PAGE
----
This magnificent work dwells in the struggle between death and dying.
“This magnificent work dwells in the struggle between death and dying. The poet is the one who balances this weird difficulty. She is the caregiver keeping both alive. Through nights where days of dying begin with tissues, toothpicks, cries, pillows, sheets; the caregiver’s offerings to the patient never quite work. The panic of hitting nightfall with its galloping horses, rodeos and racetracks, and the Southwest ranges try to stay as truthful to the mother as they are to the daughter transcribing them, until these darkest of lyrics lie in the realm of the divine.” —Fanny Howe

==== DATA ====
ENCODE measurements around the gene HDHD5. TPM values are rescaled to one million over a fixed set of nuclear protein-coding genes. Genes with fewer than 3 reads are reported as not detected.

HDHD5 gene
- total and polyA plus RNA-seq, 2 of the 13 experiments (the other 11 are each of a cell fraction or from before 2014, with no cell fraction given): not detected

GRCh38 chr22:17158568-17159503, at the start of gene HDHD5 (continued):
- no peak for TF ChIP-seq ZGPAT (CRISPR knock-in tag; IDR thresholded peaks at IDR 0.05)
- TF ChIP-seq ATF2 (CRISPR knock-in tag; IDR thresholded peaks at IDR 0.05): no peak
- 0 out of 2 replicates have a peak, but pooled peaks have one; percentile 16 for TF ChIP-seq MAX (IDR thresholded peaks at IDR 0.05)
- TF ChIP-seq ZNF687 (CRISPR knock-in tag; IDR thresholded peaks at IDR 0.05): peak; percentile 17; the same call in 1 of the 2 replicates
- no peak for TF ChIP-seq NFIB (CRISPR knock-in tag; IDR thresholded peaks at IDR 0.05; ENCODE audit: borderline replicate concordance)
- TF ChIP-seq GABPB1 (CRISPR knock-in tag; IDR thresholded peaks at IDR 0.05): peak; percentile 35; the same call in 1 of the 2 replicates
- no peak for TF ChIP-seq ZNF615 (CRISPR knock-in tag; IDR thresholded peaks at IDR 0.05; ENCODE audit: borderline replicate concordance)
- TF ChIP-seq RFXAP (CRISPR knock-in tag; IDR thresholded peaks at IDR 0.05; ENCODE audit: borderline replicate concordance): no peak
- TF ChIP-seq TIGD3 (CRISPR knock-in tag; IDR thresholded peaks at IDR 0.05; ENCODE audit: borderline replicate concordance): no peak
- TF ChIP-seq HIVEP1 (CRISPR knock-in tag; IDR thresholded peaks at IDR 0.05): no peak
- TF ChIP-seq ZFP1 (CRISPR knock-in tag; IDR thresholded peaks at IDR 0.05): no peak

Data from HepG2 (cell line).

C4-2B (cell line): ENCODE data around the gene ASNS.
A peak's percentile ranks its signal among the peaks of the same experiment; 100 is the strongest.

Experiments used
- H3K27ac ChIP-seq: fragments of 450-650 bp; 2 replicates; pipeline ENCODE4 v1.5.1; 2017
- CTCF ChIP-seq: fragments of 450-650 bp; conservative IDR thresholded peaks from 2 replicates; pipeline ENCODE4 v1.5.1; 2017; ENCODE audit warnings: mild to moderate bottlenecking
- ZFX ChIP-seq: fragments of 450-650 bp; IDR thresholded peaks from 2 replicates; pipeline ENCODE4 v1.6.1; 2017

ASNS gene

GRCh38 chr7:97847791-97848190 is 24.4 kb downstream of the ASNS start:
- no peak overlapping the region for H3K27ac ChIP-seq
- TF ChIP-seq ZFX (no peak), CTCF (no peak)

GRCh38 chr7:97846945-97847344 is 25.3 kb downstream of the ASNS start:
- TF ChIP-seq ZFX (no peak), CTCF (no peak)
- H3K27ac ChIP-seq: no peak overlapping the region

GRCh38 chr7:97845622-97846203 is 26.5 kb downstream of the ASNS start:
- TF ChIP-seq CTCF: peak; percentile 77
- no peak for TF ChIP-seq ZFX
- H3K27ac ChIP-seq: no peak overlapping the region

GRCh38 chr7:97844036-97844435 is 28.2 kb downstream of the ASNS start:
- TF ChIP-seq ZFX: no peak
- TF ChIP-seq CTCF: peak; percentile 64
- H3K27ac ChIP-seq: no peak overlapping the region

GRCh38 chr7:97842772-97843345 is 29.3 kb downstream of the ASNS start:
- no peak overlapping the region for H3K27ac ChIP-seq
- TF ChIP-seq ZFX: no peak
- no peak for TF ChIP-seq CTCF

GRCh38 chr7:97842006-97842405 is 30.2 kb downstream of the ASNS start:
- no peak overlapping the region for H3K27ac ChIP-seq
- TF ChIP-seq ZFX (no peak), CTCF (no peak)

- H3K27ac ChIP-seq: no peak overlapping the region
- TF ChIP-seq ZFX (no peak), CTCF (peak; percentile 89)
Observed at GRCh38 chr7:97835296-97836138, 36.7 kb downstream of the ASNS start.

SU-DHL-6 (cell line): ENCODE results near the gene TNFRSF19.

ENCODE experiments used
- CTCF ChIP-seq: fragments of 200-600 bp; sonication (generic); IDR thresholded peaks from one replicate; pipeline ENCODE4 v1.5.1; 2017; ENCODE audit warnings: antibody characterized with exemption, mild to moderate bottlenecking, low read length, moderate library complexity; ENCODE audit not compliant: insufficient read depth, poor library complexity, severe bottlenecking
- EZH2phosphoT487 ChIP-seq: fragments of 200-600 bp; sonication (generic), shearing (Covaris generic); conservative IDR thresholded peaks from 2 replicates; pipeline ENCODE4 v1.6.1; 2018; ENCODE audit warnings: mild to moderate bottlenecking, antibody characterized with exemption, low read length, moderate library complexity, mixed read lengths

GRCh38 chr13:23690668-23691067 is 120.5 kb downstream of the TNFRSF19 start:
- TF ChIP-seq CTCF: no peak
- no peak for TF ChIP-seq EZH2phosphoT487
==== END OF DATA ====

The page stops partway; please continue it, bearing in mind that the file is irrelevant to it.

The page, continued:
Poetry. Literary Nonfiction. Hybrid.
Maureen Owen is editor of Telephone Books and author of over ten poetry collections, including American Rush, a Los Angeles Times Book Prize finalist, and AMELIA EARHEART, a recipient of the American Book Award. Formerly co-director of the Poetry Project, she now lives in Denver and teaches at Naropa University. Most recently, she is the author of EDGES OF WATER (Chax Press, 2013).Author City: DENVER, CO USA